As coined in a Bloomberg article about hedge funder Ken Griffin’s $238 million condo purchase in Manhattan, a “vertical travel” is something many New Yorkers do every day – I’ve just never heard it described that way (following bold is my emphasis).
Citadel has signed a lease to anchor a skyscraper at 425 Park Avenue, eight-tenths of a mile from Griffin’s new apartment, not including vertical travel.
When Ken Griffin travels from his new penthouse to his office, I imagine his commute, that includes “vertical travel,” looks like this (bold is my emphasis):
As I was exiting Grand Central Terminal on my way to work, and Timeout New York was being passed out to commuters. Their now-free magazine cover caught my eye:
[click to expand]
Cracks in the “sharing economy” are forming.
As reported on Airbnb — and real estate big shots — where it hurts” Inman News…
The ad says that nearly half of the revenue from the site goes to “real estate moguls,” a figure taken from the New York State Office of the Attorney General’s “Airbnb in the City” report from October 2014.
When first moving to New York City in the mid-1980s I remember seeing this epic quote in New York Magazine:
“You know what this business is all about? Weenie-waving. Everyone does it. I do too.” -real estate developer Bruce Eichner
Fast forward to the latest copy of Wired Magazine with the theme “Sex in the Digital Age.” The real estate angle includes a mandatory SuperTall building graphic with the theme embedded subtitle.
Tags: Wired Magazine
Don’t forget to buy his book so he can continue to be inspired to give us these types of insights.
My personal favorite:
But there are so many more to learn from…
My friend Nathan Pyle‘s book NYC Basic Tips & Etiquette is selling out at The Strand and is hovering at around #100± on Amazon overall, #1 in travel and #1 in comics. He’s so modest that he doesn’t realize how amazing it is to have Harper Collins/William Morrow behind the marketing – and they approached him! Even cooler that he gave my wife and I a shoutout in the book!
Here’s the book saga timeline (ie Facebook page).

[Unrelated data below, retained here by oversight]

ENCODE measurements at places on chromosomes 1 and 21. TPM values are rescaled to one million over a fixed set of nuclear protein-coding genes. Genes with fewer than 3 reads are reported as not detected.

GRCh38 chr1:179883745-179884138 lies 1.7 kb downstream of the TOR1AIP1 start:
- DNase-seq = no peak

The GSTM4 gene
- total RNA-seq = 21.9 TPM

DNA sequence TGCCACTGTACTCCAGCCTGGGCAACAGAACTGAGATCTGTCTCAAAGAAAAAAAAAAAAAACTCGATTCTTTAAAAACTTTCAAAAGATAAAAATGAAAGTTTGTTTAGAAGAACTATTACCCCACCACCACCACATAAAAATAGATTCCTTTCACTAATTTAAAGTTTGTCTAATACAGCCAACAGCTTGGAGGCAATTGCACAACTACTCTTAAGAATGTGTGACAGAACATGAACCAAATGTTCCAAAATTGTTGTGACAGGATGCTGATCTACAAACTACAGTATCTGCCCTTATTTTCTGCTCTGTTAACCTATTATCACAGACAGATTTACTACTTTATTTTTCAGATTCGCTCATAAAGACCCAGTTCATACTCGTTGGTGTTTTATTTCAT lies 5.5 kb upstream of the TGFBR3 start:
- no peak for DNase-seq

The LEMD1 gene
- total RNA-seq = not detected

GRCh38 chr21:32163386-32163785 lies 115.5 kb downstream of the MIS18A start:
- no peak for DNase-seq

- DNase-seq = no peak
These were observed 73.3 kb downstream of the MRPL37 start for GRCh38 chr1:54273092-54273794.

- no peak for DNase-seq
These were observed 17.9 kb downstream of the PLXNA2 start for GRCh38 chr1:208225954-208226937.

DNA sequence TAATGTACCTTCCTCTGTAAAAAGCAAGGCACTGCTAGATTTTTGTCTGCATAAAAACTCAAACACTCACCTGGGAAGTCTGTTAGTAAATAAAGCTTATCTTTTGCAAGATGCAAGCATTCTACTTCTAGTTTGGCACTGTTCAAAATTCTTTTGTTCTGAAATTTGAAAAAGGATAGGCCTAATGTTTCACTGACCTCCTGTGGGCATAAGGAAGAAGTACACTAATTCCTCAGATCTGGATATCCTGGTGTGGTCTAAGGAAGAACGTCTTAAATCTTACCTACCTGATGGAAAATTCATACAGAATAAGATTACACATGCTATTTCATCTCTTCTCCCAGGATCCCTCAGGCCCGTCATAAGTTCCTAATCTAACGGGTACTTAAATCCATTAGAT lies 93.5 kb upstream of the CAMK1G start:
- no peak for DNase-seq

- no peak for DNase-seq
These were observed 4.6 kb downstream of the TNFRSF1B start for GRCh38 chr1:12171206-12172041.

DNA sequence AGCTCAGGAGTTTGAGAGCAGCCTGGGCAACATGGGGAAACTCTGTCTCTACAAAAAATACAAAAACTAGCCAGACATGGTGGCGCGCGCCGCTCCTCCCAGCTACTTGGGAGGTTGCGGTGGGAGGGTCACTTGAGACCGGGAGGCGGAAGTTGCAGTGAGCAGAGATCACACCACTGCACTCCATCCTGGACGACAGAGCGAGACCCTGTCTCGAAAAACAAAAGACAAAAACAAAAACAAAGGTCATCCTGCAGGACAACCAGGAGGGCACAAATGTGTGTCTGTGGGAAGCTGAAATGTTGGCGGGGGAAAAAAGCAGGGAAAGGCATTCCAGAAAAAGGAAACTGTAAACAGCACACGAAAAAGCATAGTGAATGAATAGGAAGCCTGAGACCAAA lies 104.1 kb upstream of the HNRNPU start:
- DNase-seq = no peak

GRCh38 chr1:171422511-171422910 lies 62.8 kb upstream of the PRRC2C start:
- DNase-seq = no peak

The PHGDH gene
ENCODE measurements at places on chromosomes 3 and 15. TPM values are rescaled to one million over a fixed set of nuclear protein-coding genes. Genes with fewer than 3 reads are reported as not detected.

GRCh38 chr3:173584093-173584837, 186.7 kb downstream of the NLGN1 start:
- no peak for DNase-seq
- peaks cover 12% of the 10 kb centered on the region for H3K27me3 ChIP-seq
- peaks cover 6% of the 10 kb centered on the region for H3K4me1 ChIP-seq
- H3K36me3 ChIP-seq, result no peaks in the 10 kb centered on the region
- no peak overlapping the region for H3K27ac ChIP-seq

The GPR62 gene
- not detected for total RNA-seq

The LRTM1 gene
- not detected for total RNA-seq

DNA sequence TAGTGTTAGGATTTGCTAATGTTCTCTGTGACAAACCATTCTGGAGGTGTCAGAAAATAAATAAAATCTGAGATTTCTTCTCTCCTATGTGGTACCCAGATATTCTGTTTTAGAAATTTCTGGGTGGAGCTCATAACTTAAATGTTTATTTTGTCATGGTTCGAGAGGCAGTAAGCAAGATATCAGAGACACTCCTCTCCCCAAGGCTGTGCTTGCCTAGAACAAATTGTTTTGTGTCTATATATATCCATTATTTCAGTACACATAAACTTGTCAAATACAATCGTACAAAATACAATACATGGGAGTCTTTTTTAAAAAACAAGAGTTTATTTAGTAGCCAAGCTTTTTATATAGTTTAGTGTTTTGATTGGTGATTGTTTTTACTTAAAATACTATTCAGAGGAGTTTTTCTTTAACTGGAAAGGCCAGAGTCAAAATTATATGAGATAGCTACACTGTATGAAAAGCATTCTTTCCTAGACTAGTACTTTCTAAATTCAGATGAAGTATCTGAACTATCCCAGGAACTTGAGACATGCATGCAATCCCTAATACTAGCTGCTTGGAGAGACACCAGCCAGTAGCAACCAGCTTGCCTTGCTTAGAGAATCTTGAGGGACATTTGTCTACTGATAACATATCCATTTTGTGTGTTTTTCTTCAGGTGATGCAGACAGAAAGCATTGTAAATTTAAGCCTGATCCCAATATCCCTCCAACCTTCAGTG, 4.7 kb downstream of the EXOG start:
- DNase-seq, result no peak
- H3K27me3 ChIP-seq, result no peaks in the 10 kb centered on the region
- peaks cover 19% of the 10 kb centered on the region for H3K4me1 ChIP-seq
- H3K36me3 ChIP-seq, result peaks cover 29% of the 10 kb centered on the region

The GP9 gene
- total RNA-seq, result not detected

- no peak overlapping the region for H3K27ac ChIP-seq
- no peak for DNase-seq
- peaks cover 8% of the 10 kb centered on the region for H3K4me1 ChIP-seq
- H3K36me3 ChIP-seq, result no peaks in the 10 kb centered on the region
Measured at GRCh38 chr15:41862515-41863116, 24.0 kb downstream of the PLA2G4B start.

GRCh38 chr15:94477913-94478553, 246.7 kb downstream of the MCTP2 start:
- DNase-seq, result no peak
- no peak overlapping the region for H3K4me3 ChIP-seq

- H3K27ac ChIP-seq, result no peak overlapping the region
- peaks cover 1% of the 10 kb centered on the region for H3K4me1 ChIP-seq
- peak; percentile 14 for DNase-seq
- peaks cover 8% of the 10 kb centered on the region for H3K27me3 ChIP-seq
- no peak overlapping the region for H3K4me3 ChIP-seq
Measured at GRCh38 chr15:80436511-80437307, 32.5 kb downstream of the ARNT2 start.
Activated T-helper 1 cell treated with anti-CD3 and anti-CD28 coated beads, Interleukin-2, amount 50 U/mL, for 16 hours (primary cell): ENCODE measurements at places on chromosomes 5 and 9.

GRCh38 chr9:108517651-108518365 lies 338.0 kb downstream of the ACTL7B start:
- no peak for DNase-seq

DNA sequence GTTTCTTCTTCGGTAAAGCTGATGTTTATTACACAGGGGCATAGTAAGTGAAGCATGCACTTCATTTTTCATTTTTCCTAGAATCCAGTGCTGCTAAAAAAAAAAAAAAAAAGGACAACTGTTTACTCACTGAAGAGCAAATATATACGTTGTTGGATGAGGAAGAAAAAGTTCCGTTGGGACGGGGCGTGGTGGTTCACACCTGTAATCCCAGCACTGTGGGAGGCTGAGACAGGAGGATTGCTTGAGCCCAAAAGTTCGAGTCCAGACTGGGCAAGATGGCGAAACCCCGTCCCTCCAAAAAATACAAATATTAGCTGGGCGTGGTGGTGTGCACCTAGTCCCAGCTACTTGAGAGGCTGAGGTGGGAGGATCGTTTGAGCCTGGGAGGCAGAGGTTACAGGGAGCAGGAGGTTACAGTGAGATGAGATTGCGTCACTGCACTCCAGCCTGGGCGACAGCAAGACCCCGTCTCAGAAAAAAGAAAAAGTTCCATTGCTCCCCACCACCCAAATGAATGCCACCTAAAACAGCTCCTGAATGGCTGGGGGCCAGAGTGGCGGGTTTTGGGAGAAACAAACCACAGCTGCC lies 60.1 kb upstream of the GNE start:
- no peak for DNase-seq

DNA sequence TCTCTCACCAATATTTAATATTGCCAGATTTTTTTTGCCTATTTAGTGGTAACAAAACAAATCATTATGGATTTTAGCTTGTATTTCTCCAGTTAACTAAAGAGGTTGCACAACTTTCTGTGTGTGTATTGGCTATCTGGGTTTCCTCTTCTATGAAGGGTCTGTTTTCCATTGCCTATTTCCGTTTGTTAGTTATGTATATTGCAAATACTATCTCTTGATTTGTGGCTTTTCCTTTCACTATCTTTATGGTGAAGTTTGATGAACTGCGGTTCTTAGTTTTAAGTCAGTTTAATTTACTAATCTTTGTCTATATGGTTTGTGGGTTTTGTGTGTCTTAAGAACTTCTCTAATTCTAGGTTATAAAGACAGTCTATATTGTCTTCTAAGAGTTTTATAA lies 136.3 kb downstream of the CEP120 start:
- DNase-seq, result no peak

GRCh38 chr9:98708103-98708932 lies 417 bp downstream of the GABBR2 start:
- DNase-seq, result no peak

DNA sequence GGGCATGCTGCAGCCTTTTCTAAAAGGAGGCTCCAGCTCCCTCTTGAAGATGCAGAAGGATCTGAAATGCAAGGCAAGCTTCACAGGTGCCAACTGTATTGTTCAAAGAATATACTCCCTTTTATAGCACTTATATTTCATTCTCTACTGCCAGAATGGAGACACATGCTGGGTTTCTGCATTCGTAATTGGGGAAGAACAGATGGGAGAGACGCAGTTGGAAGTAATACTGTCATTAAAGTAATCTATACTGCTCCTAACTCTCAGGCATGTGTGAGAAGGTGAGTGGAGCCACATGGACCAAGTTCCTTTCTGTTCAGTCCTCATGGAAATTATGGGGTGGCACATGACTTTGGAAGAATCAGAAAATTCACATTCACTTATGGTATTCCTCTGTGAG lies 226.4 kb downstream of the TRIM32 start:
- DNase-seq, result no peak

Tags: Nathan Pyle
My friend Nathan Pyle has penned a book: NYC Basic Tips and Etiquette that should be required reading, well at least required viewing for:
You get what I mean. This book is clearly for everyone.
He’s come a long way from making selfie-videos of his basketball dunking prowess. I’ve long been a fan of his art. Nathan combines nice Midwestern sensibilities (he’s from Ohio) with street smarts, artistic talent and a dab of humor.
In fact Nathan’s only shortcoming is his siding with the “GIF” (Graphics Interchange Format) pronunciation camp while I am squarely in the “Sounds like “Jif” as in the peanut butter AND confirmed by the inventor of the “GIF” camp who said, and I quote:
“It’s pronounced JIF, not GIF.”
Here are a few samples, I plan to revisit his artwork over the next few weeks. The book even provides instructions on where to eat pizza on a busy sidewalk!!! C’mon people, the value add for that alone is worth well above the very modest price! Here are a few samples…
John Cleese, Monty Python Icon, on How to Be Creative
While this 1991 video doesn’t really fit into the general theme of Matrix, it simply isn’t what you think it is – and you don’t need to be a Monty Python Fan.
Get into “open mode” from “closed mode” by getting some quiet time and watching this clip when you get a chance.
Barry Ritholtz over at The Big Picture shared a more recent and shorter version of the speech.
Here’s an excerpt from a recent lawsuit for a NYC property that struck me as high art (modified to keep parties private).
…During the same timeframe in which the Sponsor insisted it was unable to restore service to the Condominium, it was somehow possible to locate and rescue 33 trapped miners in a remote region of Chile.
No not the jam band.
One of my sons texted this image to me without an accompanying description – it clearly reflects his potential appraisal skills.
…2 different sized pieces of string cheese still attached by the packaging…demonstrates he has the:
–Curiosity to stop grazing in the refrigerator long enough to take a picture
–Ability to identify significant variances in otherwise generally similar products
–Skill to capture the image clearly so the reader can observer the disparity
–Joy of seeing something trivial and sharing it with others
An appraiser in the making….
Tags: String Cheese Incident